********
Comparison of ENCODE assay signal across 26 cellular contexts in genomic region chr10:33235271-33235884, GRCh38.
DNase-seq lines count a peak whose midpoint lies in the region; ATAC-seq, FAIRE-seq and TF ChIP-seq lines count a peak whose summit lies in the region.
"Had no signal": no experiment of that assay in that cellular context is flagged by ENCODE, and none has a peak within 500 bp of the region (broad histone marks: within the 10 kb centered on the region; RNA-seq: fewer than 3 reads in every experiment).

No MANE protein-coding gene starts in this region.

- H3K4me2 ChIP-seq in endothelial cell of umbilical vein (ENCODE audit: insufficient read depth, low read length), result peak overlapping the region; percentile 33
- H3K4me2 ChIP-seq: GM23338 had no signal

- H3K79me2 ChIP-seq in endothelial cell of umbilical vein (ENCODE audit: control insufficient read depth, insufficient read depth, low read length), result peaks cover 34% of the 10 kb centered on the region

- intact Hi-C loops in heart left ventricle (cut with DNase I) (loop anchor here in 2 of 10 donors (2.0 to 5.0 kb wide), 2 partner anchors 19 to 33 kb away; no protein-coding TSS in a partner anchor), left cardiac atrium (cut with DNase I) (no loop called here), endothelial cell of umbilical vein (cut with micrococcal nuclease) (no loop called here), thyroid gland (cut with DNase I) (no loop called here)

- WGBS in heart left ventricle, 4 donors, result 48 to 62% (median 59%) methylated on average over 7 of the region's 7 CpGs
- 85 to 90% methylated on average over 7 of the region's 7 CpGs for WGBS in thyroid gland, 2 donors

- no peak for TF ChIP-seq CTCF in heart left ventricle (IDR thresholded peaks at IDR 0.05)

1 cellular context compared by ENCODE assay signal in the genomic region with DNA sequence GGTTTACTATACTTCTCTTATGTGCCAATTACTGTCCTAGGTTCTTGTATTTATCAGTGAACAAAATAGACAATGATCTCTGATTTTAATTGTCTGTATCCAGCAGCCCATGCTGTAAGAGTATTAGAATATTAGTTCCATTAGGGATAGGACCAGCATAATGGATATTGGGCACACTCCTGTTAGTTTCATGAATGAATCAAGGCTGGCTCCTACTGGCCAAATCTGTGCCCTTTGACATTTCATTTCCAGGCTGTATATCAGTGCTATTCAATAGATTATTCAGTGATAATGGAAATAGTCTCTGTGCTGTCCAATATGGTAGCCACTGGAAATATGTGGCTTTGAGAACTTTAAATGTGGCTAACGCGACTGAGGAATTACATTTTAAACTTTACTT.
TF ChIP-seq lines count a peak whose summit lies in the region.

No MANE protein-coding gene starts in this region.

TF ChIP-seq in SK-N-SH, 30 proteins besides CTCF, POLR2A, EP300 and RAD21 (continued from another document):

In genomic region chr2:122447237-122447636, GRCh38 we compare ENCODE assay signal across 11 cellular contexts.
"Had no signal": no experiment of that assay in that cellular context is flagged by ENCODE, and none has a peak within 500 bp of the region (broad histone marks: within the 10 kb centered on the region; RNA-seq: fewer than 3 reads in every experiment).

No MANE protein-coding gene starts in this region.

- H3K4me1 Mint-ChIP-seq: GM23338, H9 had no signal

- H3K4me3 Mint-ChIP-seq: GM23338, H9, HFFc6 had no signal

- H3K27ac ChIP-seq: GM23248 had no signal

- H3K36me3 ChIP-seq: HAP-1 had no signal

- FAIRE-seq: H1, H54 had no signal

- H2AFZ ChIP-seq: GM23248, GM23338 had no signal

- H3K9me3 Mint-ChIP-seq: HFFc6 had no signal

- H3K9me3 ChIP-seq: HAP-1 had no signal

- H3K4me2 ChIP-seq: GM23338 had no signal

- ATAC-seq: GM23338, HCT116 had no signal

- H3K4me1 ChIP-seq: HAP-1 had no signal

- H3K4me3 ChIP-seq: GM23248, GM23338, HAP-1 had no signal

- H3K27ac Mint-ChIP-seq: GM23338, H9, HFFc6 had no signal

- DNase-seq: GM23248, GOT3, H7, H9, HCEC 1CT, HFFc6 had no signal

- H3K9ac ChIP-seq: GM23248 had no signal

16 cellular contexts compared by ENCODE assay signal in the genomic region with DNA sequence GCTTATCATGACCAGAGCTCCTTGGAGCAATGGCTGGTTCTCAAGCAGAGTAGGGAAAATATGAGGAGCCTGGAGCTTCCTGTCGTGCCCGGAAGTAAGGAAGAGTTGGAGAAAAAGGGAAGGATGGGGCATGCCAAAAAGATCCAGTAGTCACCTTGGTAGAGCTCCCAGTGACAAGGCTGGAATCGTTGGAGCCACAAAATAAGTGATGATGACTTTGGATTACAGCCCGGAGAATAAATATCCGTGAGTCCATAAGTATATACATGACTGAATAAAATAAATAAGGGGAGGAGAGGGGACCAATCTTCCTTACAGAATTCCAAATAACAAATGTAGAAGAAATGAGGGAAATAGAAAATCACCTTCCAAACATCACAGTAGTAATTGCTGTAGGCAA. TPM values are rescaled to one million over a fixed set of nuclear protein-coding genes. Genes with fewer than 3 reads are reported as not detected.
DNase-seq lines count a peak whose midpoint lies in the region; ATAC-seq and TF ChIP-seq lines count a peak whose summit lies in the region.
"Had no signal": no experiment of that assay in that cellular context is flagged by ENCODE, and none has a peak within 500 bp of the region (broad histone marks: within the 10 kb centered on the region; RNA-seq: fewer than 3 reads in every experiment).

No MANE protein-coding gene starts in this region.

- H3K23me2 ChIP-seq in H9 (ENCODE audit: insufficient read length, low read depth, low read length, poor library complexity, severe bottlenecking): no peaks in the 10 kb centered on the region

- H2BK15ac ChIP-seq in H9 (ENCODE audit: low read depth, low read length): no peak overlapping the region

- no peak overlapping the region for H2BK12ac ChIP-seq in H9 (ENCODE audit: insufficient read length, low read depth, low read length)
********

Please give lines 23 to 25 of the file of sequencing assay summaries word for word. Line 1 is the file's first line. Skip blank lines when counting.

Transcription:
- FAIRE-seq: H1, H54 had no signal

- H2AFZ ChIP-seq: GM23248, GM23338 had no signal

- H3K9me3 Mint-ChIP-seq: HFFc6 had no signal